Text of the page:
Q. I was actually saying -- well, maybe
so. One in ten to the power of 40,000.

A. Okay.

Q. One in ten with 40,000 zeros after
it, as I understand it.

A. Okay. (Draws diagram)

Is that what you mean? One divided by
ten to the 40,000 power, this one tenth --

I presume that's what you mean. I'm not
trying to trap you.

Q. The way I have seen it formulated,
Dr. Ayala, is just one in ten and then with a
40,000 --

A. That would be this.

Q. I think it would be the same.

A. When you say it verbally it's


ambiguous. That way is fine.

If the calculation were correct,
something which has that probability, I would
take it to be in fact impossible.

Q. Did you assist the California
Attorney General's office in the preparation
of the so-called Seagraves case?

A. Yes.

Q. What was your involvement in that

A. The Deputy Attorney General
consulted with me by telephone and at least
once was in my office. And he asked me
whether I would be willing to be an expert

Q. Did you testify in that case?

A. No.

Q. Did you give a deposition in that

A. No.

Q. Approximately how many hours did you
spend assisting the Deputy Attorney General on
that case?

A. Ten. Very rough guess.

Q. Did I understand that your
involvement was requested by the Attorney


General's office here in California?

A. To the best of my recollection.

Q. Dr. Ayala, have any of the other
organizations or professional societies of
which you are a member adopted a position
formally or informally on Creation Science as
it's defined in Act 590?

A. As it is defined, not. The American
Society of Naturalists, I think, decided also
in 1980 to establish a committee, in effect,
somewhat similar to those of the committee in
the Society for the Study of Evoluton.

Q. Have you participated in that

A. No.

Q. According to your curriculum vitae,
you have served on several professional
journals, including, for example, "Evolution."

And you served as an associate editor for
two years there. That is a refereed journal;
is that correct?

A. That's correct.

Q. And in your capacity as an editor,
did you personally review articles submitted
for publication?

A. Yes.


Q. To your knowledge, were any articles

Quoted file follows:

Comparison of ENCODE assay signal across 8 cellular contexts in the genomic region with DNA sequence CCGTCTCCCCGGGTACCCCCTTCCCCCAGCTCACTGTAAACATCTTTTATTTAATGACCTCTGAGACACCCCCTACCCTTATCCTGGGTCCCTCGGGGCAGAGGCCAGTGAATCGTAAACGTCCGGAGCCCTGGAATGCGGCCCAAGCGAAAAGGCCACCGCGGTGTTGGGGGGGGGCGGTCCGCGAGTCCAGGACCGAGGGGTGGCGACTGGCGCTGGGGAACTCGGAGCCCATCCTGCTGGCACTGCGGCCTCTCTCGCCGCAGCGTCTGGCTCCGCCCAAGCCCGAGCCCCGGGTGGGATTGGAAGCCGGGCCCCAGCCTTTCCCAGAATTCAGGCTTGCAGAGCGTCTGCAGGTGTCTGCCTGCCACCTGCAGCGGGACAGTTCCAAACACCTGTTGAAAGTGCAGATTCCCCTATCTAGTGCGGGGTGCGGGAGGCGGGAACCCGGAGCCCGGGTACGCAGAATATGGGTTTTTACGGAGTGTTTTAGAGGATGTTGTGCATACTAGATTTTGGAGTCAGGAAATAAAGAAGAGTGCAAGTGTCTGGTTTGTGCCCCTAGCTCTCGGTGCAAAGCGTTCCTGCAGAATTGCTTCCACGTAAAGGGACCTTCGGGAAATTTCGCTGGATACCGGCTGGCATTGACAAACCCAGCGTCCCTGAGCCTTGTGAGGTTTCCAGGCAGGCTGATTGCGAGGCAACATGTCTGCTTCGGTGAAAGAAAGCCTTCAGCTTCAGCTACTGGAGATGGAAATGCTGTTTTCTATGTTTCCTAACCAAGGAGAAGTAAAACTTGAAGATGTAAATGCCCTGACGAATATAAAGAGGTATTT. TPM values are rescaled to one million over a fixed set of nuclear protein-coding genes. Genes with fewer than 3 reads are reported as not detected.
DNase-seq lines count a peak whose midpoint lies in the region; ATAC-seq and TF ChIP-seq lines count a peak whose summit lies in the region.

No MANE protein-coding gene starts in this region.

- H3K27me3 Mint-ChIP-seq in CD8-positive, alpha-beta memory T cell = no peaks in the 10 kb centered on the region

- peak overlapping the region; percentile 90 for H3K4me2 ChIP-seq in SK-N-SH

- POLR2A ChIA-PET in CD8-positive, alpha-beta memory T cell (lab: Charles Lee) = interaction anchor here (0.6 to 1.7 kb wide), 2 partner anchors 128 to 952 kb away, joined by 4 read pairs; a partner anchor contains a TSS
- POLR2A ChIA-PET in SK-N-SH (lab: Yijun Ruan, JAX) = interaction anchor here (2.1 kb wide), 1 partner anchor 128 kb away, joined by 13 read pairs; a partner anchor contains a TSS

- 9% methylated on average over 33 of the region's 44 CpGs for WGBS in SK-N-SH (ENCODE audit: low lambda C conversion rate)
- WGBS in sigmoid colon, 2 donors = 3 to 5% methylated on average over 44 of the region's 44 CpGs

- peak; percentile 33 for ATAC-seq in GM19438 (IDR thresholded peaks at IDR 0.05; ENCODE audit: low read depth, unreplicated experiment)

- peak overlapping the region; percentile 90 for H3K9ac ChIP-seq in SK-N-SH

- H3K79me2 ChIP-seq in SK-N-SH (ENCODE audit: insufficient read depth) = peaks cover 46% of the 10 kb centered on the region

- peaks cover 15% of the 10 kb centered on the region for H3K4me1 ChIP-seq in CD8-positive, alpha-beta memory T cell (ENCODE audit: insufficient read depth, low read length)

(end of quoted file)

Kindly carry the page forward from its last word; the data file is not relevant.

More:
ever submitted on the issue or subject of
Creation Science?

A. No.

Q. For your tenure as associate editor
of "Paleobiology," were any of the articles
submitted to you for review concerning
Creation Science?

A. No.

Q. In your services on the editorial
board of "Biosciences Communications," have
any articles been submitted for your review of
Creation Science?

A. No.

Q. Would the same be true for the
editorial board of the "Brazilian Journal of

A. That's correct.

Q. For the "Journal of Molecular

A. That's correct.

Q. And as the associate editor of

A. That's correct.

Q. Have you had other articles
submitted to you from other journals for


review and comment?

A. Concerning the subject matter of --

Q. Apart from this subject matter. Any

A. Oh, yes.

Q. Have any of these articles concerned
Creation Science?

A. No.

Q. To your knowledge, have any of the
publications that you have listed on your
curriculum vitae as having served on ever
published an article on Creation Science?

MS. STURM: I know for the record that
none have been submitted, so ...

MR. WILLIAMS: To any of these journals,
I'm sorry.

MS. STURM: That's what the witness's
testimony has just reflected.

MR. WILLIAMS: No. As I understand his
earlier testimony, he has personally never
reviewed any.

MR. STURM: That's right.

MR. WILLIAMS: Which were submitted for
publication. My question is now a larger

Q. To your knowledge, has any article


ever been published in any of these journals
on Creation Science?

A. The precise answer would be no, to
my knowledge. I have some vague recollection
that, in both "Evolution" and "BioScience," at
some point. some years back, some article was
published to that effect. But it is very
vague, so ...

Q. To you r knowledge, have any articles
on Creation Science been submitted for
publication in these journals?

A. No. I mean, within recent times,
I'm assuming. No.

Q. Some of the other journals which you
have reviewed articles for, do you know
whether any articles on Creation Science were
submitted to them for publication?

A. You would have to try to build up my
memory about each journal, which I think would
amount to quite a few.

Q. I don't know what journals you have
reviewed articles for, so --

A. Well, let me, off the top of my head,
say that -- and to show that I'm in good faith --
that the answer would be no, but I would want
to try to recall also some journals for which


I have reviewed at one time or another
articles -- which I had a vast number -- and
it might take me some time to recall.

Q. Well, if your answer would be no,
then there's no need to recall the journals.
I will certainly accept your recollection on
that point.

A. Okay.

Q. Now, your answer is to my question
as to whether you had personally reviewed any.

Do you know --

A. To that, it is a definite no.

Q. And do you know, or would you have
the means of knowing, of your own personal
knowledge whether any articles on Creation
Science had ever been submitted for
publication to these other journals which you
have served?

A. That's when I would say no, probably
not; but I would like to -- I mean, I could
say no, but I could -- it would be more
precise to say probably no, until I could help
my memory by going through trying to recall
what journals I have reviewed. Because I
review not only for scientific journals but
for philosophical journals and all sorts of